Big Cheese

ATHENS - Georgia offensive line coach Neil Callaway rarely is tickled, but that's how he describes his feelings toward Chester Adams these days.

"We're tickled to death with Chester and the things he brings to our program," Callaway said. "Chester has done a good job. I think he's a talented young man who can be an excellent football player."

Adams, a junior from Luverne, Alabama, stepped into the starting guard spot vacated by All-American Max Jean-Gilles this year, and he's the only player on the team with a hope of filling that void, at least physically.

Adams weighs 345 pounds, making him the heaviest scholarship player on Georgia's roster and close to the 350-something Jean-Gilles played at in his final year with the Bulldogs.

Adams isn't thrilled with his status as biggest Dog. In fact, he'd like to drop 20 pounds, but than it looks, he said.

"It's really tough because you have to eat," he said. "If you come out here and try to diet, you won't have any energy to push yourself."

The extra weight is not hurting Adams too much, according to Callaway.

"I'm excited about watching him grow and get into his role as a starter and playing good, I hope," he said.

Adams, who goes by the nickname "Big Cheese," backed up Jean-Gilles and Nick Jones last year.

"Looking back at last year, evaluating how everybody played, we probably should have played him more because he played well what little he played," Callaway said. "I wished I had played him more."

Adams got plenty of time this year, thanks to the Bulldogs' lack of depth on the offensive line.

"I just want to be a productive player and be dependable," Adams said. "There are a lot of guys pushing and fighting for position, and I don't want to be a weak link. I'm busting my butt every day and making the plays when it's time to make them."

Adams started his career at tackle and played there in 2004 before moving to guard prior to last season. At first, he was uncertain about the switch, but he's grown comfortable in the middle, he said.

"I like it a whole lot better (than I did)," he said. "At first, I didn't like it, but then I learned from Max, so I like it a lot now. I think I do a pretty good job at guard."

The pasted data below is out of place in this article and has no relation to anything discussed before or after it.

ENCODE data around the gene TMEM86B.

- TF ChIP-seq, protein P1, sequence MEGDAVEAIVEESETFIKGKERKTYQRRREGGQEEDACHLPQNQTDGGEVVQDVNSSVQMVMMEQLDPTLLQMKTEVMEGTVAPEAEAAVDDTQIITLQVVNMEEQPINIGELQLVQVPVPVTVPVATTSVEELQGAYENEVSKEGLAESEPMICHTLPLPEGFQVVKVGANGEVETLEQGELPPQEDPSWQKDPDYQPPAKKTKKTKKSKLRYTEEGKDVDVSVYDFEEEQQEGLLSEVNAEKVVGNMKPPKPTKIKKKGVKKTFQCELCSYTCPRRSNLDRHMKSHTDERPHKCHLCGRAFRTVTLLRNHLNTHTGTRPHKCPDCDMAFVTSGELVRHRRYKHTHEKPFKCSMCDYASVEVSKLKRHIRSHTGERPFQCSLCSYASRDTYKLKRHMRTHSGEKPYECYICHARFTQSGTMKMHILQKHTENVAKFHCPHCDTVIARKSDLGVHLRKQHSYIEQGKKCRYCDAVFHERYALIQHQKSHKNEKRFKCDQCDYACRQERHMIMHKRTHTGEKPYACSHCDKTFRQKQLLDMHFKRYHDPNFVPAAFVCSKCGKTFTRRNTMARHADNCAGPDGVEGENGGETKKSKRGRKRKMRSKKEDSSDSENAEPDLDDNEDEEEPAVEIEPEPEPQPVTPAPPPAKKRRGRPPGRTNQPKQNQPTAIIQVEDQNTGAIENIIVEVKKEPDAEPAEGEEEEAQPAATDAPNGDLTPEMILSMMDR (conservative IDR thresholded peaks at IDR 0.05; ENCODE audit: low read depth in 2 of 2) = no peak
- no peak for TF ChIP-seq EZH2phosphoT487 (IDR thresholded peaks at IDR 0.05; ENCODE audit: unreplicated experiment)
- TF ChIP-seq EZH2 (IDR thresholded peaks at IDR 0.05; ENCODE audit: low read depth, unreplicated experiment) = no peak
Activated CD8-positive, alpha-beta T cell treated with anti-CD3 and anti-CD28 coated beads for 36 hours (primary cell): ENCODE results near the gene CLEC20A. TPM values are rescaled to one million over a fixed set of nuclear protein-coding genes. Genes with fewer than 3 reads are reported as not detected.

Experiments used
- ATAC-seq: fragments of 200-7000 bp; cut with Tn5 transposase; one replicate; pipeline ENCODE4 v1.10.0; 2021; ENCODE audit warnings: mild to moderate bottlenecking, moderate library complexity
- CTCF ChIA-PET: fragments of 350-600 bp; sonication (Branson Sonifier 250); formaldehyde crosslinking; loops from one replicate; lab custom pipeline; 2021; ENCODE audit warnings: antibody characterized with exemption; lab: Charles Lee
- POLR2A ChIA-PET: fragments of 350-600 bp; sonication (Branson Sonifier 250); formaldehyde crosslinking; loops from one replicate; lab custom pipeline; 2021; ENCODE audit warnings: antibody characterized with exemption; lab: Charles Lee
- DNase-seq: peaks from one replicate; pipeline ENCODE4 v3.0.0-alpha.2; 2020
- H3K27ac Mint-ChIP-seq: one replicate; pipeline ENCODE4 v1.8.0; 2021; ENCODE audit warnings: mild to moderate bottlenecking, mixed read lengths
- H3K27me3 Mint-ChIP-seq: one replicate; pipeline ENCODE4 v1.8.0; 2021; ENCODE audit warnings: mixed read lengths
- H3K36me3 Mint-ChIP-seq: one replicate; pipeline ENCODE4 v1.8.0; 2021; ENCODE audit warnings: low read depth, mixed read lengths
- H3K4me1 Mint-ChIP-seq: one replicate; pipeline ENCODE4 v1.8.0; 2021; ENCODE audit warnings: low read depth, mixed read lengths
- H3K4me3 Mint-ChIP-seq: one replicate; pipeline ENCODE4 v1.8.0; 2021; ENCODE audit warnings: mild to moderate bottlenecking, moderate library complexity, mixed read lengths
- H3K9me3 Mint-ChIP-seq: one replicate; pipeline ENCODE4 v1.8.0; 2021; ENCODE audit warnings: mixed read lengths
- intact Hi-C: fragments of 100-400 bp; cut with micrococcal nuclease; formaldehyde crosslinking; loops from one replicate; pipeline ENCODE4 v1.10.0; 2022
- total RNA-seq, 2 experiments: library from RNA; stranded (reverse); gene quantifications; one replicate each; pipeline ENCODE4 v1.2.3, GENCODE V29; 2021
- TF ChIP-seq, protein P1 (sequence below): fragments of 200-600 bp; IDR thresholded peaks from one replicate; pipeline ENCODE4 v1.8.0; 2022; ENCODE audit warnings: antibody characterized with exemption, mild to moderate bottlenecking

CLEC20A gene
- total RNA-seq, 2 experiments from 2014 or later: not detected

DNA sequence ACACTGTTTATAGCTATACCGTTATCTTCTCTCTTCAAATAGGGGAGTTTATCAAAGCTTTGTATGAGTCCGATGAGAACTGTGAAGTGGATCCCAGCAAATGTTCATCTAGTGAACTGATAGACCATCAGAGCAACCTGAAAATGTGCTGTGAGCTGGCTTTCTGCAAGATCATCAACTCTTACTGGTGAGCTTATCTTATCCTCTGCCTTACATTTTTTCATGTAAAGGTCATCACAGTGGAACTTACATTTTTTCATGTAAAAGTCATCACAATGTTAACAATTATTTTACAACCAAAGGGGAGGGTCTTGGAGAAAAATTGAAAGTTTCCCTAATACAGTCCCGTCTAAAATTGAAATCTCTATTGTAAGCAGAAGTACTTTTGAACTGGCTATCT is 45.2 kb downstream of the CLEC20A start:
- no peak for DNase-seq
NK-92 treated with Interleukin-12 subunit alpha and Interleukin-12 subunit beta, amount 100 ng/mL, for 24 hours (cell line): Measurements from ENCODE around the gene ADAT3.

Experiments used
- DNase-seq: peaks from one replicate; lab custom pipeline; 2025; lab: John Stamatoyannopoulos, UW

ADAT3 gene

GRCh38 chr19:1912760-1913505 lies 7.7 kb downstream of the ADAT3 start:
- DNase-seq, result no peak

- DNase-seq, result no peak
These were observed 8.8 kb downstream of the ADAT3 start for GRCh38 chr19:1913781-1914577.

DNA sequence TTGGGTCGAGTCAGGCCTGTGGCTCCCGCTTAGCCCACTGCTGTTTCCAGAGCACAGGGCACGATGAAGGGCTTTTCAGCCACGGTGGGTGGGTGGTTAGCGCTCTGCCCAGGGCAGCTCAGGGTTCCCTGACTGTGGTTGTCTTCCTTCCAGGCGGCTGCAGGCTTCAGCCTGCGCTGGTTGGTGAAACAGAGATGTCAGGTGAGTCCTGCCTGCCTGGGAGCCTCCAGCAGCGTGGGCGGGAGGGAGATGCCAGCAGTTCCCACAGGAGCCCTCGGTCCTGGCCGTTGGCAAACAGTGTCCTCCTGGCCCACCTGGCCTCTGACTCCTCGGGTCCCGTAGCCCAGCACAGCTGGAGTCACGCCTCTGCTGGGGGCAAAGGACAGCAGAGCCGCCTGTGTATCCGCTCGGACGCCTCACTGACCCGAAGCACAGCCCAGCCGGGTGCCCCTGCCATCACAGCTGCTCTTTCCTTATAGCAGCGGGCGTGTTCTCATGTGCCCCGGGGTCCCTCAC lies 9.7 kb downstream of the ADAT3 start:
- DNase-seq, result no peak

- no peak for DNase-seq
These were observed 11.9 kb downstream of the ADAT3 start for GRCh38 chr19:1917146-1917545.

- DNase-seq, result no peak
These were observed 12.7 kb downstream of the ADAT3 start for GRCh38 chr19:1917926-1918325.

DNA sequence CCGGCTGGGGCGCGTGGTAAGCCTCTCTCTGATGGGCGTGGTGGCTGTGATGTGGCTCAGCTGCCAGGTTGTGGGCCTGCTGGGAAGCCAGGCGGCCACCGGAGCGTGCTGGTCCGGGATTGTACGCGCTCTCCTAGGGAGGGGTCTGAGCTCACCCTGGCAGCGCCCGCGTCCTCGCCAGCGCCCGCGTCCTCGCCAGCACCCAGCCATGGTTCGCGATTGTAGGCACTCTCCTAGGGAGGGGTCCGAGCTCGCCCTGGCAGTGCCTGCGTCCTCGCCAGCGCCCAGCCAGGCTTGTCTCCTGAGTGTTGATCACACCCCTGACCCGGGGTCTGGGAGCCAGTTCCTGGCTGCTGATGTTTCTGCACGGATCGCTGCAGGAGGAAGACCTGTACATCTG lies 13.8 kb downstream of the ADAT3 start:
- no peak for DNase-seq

Georgia got a scare in the first week of practice when Adams left the field during day one of full contact due to a hip pointer; however, but he returned in plenty of time for the September 2 opener against Western Kentucky.

"You have to fight every day to stay free from injury and just be there for each other," Adams said.

Adams' value became crystal clear on the day he was injured and teammates fretted about what life on the line might be like without him.

"If Cheese or Fernando (Velasco) or Nick (Jones) or any of those guys in the middle go down, I don't know what we'll do," defensive tackle Ray Gant said.

Adams was never supposed to be at Georgia in the first place. He grew up in lower Alabama as a fan of the Crimson Tide. He even played high school football for former Alabama coach Mike DuBose, who was fired from the school.

DuBose neither pushed Adams toward nor away from the Tide, Adams said. The choice was entirely his own, he said.

"Georgia just came out of the blue," he said. "I came up here, and I just loved it."

Adams never made an official visit to Auburn or Alabama and became the first player from his county to sign with an out-of-state SEC school.

"I just liked it here," he said. "I love Alabama and Auburn both. They are good programs, but they both had hard times."

The Tigers and Tide both are back on their feet now, but Adams has no regrets about his decision.

"I'm loving it here," he said.


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